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Dr. Anthony Wells is the Chief Executive Officer of TKC International LLC, a national security company.

The President of the United States has stated that he wishes to see Israel return to the pre 1967 June War boundaries in accordance with United Nations Security Council Resolution 242 passed at the end of the June War. President Obama sees this action as a critical prerequisite to begin a truly long term solution to the Israel-Palestinian situation. His administration’s position rests on the fundamental UN concept embodied in Resolution 242 that Israel took land that was not Israel’s by force and that in order to meet Palestinian rights to nationhood and wider Arab demands that the Golan Heights and the West Bank be restored to their lawful owners.

President Netanyahu of Israel reacted vehemently to the White House statements, stressing to multiple international audiences that in any two state solution to the Israeli-Palestinian situation Israel must have what he defines as defensible boundaries. He sees a return to the 1967 status quo as giving up territory that is vital for Israel’s survival in the event of various scenarios. His opposite number, President Abbas, and Secretary of State Hilary Clinton fully understand the reasons for his declarations. However, if the peace process is ever to enter a new substantively different era from the prior decades, and if the Palestinians are indeed ever to accede, as Israel did, to become a nation state within the community of nations, clearly more has to happen than declarations, whether rhetorical or otherwise.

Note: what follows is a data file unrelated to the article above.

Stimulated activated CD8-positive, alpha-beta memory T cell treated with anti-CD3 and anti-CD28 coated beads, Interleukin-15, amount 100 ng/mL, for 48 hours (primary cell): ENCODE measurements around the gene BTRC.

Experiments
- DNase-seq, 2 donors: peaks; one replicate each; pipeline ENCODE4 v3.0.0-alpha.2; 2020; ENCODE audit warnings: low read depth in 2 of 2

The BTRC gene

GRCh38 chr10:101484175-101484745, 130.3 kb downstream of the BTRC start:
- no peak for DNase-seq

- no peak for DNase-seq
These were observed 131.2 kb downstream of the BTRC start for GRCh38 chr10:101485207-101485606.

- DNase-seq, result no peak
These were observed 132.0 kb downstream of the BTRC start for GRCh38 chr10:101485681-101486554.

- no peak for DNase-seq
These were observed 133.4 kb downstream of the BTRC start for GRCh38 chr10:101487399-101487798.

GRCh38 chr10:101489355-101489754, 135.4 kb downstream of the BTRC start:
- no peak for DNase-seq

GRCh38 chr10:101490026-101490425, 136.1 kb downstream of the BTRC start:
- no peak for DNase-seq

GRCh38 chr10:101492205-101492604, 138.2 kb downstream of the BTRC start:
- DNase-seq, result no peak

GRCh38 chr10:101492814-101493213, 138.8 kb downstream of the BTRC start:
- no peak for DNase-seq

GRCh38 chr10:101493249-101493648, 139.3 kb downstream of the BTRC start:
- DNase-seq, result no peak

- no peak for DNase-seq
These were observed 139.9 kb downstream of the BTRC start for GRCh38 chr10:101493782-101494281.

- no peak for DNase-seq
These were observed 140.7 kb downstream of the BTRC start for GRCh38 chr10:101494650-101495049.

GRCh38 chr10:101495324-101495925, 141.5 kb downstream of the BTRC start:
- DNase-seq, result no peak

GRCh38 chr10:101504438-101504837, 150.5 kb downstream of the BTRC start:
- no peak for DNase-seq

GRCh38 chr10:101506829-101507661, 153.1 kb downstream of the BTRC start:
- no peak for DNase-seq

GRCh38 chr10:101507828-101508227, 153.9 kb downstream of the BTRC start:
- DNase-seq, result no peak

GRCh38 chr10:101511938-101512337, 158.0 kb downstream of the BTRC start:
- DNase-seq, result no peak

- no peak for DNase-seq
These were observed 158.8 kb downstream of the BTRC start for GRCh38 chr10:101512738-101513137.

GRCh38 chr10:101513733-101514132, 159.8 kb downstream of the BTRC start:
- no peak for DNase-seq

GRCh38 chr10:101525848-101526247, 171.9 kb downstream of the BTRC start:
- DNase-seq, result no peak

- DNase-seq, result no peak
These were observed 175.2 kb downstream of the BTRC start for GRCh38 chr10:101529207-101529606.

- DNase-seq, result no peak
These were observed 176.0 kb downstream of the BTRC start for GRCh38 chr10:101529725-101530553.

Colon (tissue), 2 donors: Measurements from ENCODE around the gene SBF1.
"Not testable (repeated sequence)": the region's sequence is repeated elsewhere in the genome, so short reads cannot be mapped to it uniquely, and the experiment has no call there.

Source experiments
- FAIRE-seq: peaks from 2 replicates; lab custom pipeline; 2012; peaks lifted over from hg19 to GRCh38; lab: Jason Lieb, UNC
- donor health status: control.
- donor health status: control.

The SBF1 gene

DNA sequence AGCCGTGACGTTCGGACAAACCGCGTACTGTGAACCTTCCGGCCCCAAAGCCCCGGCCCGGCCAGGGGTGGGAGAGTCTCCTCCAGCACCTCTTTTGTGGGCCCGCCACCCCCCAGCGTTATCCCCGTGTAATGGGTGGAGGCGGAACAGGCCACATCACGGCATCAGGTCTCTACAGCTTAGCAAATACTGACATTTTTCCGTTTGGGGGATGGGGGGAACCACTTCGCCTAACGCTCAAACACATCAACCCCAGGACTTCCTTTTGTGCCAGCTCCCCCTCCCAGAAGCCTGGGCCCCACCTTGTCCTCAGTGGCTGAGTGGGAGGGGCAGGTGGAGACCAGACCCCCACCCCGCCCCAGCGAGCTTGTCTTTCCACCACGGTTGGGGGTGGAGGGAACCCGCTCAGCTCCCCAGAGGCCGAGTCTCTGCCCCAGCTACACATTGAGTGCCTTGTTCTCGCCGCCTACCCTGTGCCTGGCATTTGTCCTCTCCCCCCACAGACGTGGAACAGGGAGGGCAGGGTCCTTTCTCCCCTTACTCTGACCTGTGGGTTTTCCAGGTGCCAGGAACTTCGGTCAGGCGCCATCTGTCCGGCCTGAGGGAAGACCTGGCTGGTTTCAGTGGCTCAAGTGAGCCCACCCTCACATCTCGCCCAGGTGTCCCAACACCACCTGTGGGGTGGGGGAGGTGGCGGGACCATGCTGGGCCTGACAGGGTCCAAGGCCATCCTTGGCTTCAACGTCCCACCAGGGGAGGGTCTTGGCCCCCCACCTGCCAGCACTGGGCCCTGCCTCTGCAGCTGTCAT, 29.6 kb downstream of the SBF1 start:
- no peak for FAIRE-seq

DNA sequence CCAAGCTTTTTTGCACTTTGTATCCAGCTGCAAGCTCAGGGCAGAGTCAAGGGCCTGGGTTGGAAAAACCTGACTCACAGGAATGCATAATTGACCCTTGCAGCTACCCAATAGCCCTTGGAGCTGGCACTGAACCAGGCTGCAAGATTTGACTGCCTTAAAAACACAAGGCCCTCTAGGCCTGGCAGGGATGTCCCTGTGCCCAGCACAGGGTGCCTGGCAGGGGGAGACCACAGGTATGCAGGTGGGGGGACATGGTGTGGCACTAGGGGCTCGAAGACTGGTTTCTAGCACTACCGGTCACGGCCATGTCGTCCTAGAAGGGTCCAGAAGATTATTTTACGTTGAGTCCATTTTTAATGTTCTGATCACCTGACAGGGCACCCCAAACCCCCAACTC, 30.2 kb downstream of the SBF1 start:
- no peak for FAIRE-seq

A brief overview of the prior history will help in order to understand what may constitute a very viable solution to the apparent intractable dilemma described above, polarized as it is by the precise wording of UN Resolution 242. There has been considerable analysis over the years since 1967 of the intent of the wording of Resolution 242, drafted by the then British Ambassador to the United Nations, Lord Caradon. The Resolution is to most lawyers and international specialists quite explicit, precise and well worded with no ambiguity. However, the wording that has caused most analysis is the Section of the Resolution that says, in affirmation of Article 2 of the UN Charter, the United Nations Security Council Affirms: “Termination of all claims or states of belligerency and respect for and acknowledgment of the sovereignty, territorial integrity and political independence of every state in the area and their right to live in peace within secure and recognized boundaries free form threats or acts of force”. Within this Section the words that cause most disagreement are, “rights to live in peace within secure and recognized boundaries”. The Israelis and President Netanyahu have been explicit in stating that any redrawing of the pre 1967 June War boundaries (now essentially the West Bank of the Jordan River and the Golan Heights, since Israel has withdrawn for the Sinai must be so that Israel can be secure. The latter has been defined by President Netanyahu as being defensible boundaries. To most military personnel this phrase has significant and very definable connotations.